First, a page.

Additionally, there are low levels of civic participation and social networks are weak; fewer than half of respondents say they frequently talk with (or trust) their neighbors, compared to 54% nationally.


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The least prosperous urban archetype is found in small southern cities, the counties of which are mostly in Georgia, but notably exclude the central counties of Atlanta. A member of this archetype is New York’s Bronx County, as it has more characteristics in common with these Georgian counties than its geographic neighbors. The population of these urban areas has a particularly high African American share and a commensurately lower white and Asian American share.

These counties experience very high levels of crime and weak bonds of trust between people. This has become an increasingly urgent issue, with rates of murder increasing by 15% over the last decade and the number of injuries resulting from mass shootings almost doubling in the same time frame. Education is also an issue across these counties. Georgia’s pre-K education system was established in 1992 and is now among the best in the country, but the investment and high enrollment rates have not yet translated into improved results in the K-12 system. High-school grades and graduation rates are some of the lowest in the country. Although these rates have been steadily climbing over the last decade, improving educational attainment further could help to improve the job prospects of residents and reduce the high crime rates found in these cities.

A combination of factors means that residents of small southern cities have some of the worst health outcomes of all counties analyzed. The high prevalence of behavioral risk factors, such as smoking and illicit drug use disorder, contribute to some of the highest rates of mortality at each stage of life. Furthermore, in 2017 almost 18% of people experienced food insecurity which has been linked with high rates of diabetes — a condition from which 11.7% (up from 10.6% in 2010) of people living in these counties suffer.

Poverty rates are also disproportionately high in these counties, with 24% of people living below the federal poverty line. So too is the rate of homelessness very high, at 35 for every 10,000 people, over double the national average of 17 per 10,000. This problem is compounded by a severe lack of affordable housing; in 2018, approximately 9,000 total houses were added in Georgia outside of the greater Atlanta metropolitan area. Most of those were student accommodation and covered only half the resident population growth from 2017 to 2018. The failure to build enough affordable housing is stifling economic development; for firms to move into cities outside of the state capital, affordable housing must be available in numbers it currently isn’t.

The human cost of unavailable and unaffordable housing has been brought into sharp relief with the coronavirus pandemic; the Bronx, for example, hosts nearly a third of New York City’s shelter population — a demographic who are unable to take precautions such as social distancing and are particularly vulnerable as a result. This is the major challenge for small southern cities, and home builders are already lobbying to loosen ‘over-reaching’ government restrictions on residential buildings in Georgia. Doing so would contribute to alleviating many of the housing issues these cities face, as well as opening the door for business expansion and economic growth.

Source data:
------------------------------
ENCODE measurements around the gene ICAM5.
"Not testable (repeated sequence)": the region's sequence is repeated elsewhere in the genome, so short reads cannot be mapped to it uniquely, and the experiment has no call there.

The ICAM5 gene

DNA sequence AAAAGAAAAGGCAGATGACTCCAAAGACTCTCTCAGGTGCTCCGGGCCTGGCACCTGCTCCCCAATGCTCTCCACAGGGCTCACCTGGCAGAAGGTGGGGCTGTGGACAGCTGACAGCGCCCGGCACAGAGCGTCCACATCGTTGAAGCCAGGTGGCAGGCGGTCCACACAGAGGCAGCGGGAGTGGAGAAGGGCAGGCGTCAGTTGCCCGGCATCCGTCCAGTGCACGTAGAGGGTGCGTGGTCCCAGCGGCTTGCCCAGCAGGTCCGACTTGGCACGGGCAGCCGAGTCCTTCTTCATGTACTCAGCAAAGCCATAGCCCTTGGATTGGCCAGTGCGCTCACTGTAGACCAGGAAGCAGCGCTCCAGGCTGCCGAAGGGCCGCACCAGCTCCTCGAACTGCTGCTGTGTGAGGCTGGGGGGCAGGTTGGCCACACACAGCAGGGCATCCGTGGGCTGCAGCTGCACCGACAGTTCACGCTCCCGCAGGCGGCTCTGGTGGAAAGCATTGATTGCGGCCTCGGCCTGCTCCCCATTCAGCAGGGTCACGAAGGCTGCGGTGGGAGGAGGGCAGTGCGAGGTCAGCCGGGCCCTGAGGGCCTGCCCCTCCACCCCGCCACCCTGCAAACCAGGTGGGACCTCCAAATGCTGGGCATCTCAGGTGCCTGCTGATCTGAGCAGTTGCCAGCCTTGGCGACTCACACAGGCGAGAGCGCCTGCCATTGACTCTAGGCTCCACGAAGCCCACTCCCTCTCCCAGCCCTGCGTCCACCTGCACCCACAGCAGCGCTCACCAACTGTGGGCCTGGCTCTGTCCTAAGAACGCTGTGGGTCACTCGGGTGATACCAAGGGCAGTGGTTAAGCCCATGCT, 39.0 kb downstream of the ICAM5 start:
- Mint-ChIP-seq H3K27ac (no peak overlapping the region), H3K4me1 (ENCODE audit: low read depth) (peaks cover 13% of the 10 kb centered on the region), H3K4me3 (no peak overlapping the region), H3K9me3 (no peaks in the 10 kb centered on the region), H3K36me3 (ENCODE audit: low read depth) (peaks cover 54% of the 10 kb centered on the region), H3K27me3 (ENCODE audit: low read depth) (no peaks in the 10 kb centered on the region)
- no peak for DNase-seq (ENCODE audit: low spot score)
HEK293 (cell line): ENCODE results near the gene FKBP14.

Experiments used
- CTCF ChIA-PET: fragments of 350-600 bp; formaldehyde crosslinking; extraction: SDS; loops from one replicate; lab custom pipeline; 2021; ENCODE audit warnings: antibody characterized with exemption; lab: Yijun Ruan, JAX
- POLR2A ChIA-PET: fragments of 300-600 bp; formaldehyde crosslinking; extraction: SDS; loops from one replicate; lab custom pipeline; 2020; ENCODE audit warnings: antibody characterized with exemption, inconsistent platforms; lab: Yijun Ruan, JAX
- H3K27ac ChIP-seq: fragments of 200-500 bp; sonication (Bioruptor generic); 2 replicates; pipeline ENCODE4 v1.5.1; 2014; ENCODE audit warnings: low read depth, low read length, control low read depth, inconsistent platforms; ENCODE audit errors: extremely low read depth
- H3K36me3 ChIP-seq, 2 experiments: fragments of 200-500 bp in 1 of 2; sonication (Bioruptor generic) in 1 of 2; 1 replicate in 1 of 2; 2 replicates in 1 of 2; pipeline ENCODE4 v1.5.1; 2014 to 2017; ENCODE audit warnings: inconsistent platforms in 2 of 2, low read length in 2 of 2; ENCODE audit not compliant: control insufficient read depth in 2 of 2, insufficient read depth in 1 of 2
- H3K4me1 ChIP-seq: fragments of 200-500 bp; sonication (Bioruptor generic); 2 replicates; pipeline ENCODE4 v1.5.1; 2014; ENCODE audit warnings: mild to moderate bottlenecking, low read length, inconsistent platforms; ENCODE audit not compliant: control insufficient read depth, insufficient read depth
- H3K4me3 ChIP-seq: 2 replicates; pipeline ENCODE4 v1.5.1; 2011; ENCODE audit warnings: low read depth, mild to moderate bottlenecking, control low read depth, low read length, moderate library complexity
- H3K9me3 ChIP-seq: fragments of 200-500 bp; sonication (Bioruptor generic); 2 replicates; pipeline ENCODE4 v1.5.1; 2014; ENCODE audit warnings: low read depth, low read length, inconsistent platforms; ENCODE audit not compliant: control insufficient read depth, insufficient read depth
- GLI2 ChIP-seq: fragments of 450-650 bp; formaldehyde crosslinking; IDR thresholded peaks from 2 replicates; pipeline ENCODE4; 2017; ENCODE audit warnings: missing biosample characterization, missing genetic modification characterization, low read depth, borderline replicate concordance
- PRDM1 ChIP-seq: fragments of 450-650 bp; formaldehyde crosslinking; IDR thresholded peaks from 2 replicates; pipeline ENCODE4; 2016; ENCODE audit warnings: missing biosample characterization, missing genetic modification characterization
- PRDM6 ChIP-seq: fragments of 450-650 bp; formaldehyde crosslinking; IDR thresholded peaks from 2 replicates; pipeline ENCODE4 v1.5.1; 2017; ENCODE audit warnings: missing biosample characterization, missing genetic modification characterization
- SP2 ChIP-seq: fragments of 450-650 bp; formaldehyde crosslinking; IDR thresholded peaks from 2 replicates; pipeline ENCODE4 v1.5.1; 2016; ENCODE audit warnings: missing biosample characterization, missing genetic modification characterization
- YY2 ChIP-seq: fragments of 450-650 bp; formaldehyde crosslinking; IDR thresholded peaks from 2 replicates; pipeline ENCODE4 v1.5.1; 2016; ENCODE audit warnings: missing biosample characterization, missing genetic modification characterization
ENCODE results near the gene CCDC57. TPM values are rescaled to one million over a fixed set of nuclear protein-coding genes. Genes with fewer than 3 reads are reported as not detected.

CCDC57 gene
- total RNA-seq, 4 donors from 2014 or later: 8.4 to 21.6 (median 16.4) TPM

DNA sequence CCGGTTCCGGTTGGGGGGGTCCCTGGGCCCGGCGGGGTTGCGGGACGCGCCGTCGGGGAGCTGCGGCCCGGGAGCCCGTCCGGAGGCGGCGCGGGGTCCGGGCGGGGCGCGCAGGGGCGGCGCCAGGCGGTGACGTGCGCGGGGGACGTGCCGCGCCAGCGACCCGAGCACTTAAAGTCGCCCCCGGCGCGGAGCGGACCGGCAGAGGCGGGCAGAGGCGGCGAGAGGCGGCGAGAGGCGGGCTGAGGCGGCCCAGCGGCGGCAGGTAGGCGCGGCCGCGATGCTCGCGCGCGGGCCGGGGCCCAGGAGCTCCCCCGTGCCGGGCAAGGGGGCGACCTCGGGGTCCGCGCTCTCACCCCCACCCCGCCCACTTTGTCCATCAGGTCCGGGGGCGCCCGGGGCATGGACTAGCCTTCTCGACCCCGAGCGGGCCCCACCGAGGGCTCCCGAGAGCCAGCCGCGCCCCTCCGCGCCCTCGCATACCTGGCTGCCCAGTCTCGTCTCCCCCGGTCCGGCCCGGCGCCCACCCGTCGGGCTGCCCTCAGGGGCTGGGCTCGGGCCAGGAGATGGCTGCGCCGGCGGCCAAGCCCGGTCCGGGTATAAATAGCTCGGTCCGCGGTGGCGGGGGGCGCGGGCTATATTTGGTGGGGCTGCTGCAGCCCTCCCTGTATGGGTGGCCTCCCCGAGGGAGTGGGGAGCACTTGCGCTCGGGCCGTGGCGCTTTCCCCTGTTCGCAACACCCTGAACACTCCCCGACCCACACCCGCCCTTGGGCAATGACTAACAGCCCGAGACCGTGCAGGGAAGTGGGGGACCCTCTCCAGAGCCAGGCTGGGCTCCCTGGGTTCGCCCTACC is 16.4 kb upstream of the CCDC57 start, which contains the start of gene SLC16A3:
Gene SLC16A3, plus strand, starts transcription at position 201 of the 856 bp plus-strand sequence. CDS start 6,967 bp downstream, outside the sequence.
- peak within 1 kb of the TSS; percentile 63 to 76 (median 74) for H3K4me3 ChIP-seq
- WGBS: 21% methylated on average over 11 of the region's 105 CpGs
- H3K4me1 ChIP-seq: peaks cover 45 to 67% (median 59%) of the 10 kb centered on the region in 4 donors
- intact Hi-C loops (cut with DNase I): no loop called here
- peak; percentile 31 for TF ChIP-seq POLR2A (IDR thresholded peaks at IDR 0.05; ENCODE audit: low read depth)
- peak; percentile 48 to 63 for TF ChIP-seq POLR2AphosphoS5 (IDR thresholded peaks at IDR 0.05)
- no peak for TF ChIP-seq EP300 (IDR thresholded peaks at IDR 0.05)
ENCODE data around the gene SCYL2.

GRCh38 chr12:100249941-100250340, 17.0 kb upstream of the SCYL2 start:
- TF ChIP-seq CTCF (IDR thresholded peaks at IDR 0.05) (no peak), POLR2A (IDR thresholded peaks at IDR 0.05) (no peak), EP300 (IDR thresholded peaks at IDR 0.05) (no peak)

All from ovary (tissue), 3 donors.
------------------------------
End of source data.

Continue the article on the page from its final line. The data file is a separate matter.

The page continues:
Despite the large differences that exist across urban America, the urban archetypes of prosperity display many similar patterns. Transport and communications infrastructure is high-quality and well-connected. The population of these cities, which is made up of a large share of working-age people, demonstrates a high degree of social tolerance. However, there are also challenges which are pervasive across each of these urban environments: crime rates are high and increasingly problematic, education outcomes tend to be weak, and the availability of affordable housing is an ongoing problem.

However, the solution to these problems is not necessarily the same for each archetype, and there is the potential for learning between communities. If the metropolitan core cities, for example, adopted more business-friendly regulations that are more prominent in the large southern cities, they could capitalize on their already high levels of economic dynamism.

Similarly, small southern cities could implement similar public health campaigns as those used in the metropolitan core. These include the Los Angeles Healthy Community Neighborhood Initiative, a successful community-academic partnership, or the Live Well, San Diego! initiative which has seen success in addressing behavioral risk factors, such as tobacco use and poor diet, as well as raising community awareness of low-cost sources of healthcare.

Beyond policy learning between archetypes, there is also the opportunity for policy learning within archetypes. For example, The Creative Learning Initiative (CLI) based in Austin aims to transform education in the city by creating community networks that increase social participation and support holistic child development, as well as implementing creative teaching strategies. These have already seen success, with CLI students nearly 10% more likely to pass Texas’ state reading assessments. Similar initiatives in other southern large cities could not only improve education outcomes, but also improve rates of civic and social participation.